I’m nearly 6 months into this blog and thought the time had come to do a recap on the Superior Business Analysis Organisational Model in its entirety and revisit what it is all about. So… last weekend I spent a chunk of time reviewing this site and updating the summary of the model – the crux of this blog.
Maybe this is a lazy post (because it is Easter after all!), but this week my readers have a choice. Either you can check out my updated home page at www.superiorbusinessanalysis.com , or you can continue on in this post where I’ve pasted the same material! Either way, I hope it gives you some new ideas on organisational improvement and I hope to hear your thoughts on it too.
Happy chocolate eating and happy reading too!
The ability to analyse the effectiveness and operations of an organisation is a skill that can be cultivated by anyone.
I define business analysis as “the practice of ensuring an organisation achieves its business goals in an efficient, cost effective and appropriate way”. In that vein, anyone wishing to add value to the role they are in and the organisation they work for should probably look to develop their skills in this area.
However, to undertake superior business analysis, I believe that it is useful to have a framework in mind for what makes a healthy organisation– in the same way that a superior doctor has a very clear understanding of what a healthy body is.
Superior business analysts and doctors know:
- What organs are needed,
- How these organs interact,
- What the organs look like,
- How you can check the organs are working, and
- How you fix them when they are sick.
Of course, for most readers it will be the last of these dot points which is of most interest, although it is the other dot points that provide the solution. Many organisations are broken – they struggle to align and implement strategy at an operational level and to measure how well they are achieving their aims. It is all very well one person within an organisation having an exceptional understanding of how it all fits together – the challenge is how to fix the organisation itself.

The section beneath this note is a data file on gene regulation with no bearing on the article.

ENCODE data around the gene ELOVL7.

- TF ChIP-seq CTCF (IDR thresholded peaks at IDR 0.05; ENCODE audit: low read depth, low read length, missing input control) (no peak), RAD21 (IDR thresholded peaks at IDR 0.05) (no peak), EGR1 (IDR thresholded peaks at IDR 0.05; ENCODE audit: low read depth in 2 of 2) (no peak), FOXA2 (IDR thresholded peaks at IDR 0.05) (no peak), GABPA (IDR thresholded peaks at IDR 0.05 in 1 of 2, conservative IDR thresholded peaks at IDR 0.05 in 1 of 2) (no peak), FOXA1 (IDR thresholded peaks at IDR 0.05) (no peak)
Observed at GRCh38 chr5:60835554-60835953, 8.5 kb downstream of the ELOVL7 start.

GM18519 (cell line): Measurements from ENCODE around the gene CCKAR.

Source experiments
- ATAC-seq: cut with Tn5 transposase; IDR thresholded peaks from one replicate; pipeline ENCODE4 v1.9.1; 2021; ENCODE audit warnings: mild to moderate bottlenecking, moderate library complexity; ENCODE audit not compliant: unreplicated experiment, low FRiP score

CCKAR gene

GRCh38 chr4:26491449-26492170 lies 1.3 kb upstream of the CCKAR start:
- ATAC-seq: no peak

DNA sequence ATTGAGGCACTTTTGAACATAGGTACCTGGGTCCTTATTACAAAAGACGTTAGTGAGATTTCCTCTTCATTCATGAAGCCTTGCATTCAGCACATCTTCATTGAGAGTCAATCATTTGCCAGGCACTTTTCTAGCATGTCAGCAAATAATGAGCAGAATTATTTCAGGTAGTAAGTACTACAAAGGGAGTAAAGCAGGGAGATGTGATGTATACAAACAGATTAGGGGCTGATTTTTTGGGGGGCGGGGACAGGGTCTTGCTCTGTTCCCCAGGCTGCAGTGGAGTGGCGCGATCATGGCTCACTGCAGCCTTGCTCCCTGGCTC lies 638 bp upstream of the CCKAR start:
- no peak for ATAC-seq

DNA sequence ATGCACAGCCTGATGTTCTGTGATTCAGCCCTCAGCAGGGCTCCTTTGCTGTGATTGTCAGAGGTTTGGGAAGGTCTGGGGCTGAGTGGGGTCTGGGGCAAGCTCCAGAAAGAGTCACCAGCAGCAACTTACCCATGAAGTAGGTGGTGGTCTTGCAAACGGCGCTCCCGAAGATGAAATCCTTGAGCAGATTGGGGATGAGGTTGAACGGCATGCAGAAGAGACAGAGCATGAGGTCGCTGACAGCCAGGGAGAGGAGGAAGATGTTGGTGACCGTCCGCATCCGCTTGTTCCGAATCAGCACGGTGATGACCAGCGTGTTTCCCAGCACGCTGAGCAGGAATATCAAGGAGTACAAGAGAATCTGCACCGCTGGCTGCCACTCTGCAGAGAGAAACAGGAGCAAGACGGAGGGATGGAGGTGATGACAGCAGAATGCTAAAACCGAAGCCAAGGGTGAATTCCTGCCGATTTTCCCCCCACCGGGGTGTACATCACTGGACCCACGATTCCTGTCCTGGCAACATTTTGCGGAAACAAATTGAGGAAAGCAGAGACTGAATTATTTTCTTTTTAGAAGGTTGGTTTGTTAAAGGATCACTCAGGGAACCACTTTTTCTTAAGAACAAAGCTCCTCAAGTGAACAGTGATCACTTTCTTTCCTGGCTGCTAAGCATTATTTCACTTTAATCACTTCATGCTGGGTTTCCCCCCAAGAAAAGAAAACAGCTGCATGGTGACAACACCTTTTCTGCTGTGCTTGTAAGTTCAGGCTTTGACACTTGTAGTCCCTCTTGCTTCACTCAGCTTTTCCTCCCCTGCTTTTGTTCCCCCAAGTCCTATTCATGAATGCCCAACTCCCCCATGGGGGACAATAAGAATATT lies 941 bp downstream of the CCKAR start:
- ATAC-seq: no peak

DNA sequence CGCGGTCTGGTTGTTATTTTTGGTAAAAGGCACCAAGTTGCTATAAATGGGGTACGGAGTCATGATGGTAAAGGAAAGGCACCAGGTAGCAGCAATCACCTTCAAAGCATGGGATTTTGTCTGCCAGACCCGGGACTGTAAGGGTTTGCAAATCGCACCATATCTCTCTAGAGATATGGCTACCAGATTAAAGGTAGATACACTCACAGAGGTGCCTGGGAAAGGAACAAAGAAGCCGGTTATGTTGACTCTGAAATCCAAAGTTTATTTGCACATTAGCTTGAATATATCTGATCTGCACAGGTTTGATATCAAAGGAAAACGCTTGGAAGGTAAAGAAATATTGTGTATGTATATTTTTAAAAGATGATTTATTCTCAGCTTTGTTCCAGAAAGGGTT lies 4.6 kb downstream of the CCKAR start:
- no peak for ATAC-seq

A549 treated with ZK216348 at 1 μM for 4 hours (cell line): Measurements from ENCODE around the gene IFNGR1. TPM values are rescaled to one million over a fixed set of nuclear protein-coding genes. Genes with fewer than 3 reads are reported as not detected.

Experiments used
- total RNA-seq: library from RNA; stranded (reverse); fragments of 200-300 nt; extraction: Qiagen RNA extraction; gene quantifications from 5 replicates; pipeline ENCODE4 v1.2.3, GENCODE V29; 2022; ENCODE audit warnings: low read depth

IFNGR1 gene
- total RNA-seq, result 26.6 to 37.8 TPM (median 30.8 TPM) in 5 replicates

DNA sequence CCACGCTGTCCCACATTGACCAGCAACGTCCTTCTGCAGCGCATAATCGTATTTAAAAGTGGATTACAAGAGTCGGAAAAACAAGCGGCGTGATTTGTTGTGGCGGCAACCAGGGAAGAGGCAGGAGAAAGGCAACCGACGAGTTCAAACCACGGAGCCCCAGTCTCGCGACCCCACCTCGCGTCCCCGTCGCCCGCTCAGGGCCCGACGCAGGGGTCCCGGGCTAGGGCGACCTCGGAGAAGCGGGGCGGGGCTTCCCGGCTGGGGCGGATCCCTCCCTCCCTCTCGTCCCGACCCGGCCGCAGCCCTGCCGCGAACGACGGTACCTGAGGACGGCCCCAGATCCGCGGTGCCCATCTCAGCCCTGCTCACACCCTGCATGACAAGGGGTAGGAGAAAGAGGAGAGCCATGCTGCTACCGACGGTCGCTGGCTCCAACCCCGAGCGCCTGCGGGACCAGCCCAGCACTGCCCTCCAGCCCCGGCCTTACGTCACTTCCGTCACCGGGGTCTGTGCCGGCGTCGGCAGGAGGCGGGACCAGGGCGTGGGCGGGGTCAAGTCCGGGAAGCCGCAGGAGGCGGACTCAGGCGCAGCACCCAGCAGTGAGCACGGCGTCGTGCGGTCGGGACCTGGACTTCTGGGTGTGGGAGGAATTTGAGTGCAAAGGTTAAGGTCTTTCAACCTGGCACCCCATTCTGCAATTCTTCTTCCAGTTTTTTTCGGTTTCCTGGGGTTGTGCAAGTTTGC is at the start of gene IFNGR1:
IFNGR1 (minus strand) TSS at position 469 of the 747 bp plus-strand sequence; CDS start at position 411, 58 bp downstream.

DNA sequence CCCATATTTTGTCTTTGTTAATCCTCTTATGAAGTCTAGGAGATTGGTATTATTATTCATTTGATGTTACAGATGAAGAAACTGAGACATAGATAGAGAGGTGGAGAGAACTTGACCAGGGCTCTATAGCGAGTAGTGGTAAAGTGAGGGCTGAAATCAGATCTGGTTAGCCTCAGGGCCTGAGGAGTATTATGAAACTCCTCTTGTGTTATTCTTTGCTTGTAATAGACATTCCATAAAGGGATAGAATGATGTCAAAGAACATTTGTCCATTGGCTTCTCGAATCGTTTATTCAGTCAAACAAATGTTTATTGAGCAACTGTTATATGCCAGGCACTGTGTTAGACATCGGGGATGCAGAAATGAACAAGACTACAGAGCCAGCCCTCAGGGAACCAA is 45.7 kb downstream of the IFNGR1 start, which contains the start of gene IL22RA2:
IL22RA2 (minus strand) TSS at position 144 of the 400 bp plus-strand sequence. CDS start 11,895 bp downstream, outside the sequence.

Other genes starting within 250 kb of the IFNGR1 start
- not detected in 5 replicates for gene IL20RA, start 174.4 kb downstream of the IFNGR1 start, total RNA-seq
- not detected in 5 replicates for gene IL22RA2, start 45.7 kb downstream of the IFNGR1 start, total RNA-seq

So this blog provides and explores a practical model for creating and maintaining a healthy, successful organisation, one that achieves its potential in an efficient, cost effective and appropriate way. It provides a model not only for analysing and understanding how an organisation fits together, but also for establishing best-practice organisational management in government agencies, private corporations and not-for-profit organisations.
In addition to presenting a way of enabling traceability between an organisation’s goals, policies and procedures, the model (shown below) depicts how success against business goals can be measured and used to continuously and tangibly improve the organisation. With each post we are progressively covering the why, what, how and where of each part of the model and trying to have some fun with new ideas along the way.
To bring a further practicality to the Organisation Model, I am also exploring a supporting model (shown below) which goes a step further by represent the physical deliverables – and the traceability between them – that is required to fully implement the Superior Business Analysis Organisational Model. Most of an organisation’s activities will be able to be traced back to its business goals, principles and constraints. Therefore the best way to ensure rigour and alignment of these activities with the business goals, is to operationalise them through written policies, business rules, processes and procedures; and to measure their performance against the relevant performance metrics.
I believe this model – and its supporting model of physical deliverables – has universal application to any organisation, and so I do try to keep my thoughts on ‘organisations’ generic. However I must admit to a personal interest in the public sector, so some posts will have more of a government focus.
Most models will evolve over time as our knowledge grows, and this one is no exception. I’m all about continuous improvement and so any comments about this model and the posts that explore it would be very much appreciated and will assist in further refinements.
What do you think?
Is this a model that would be useful in your organisation? Is there anything missing?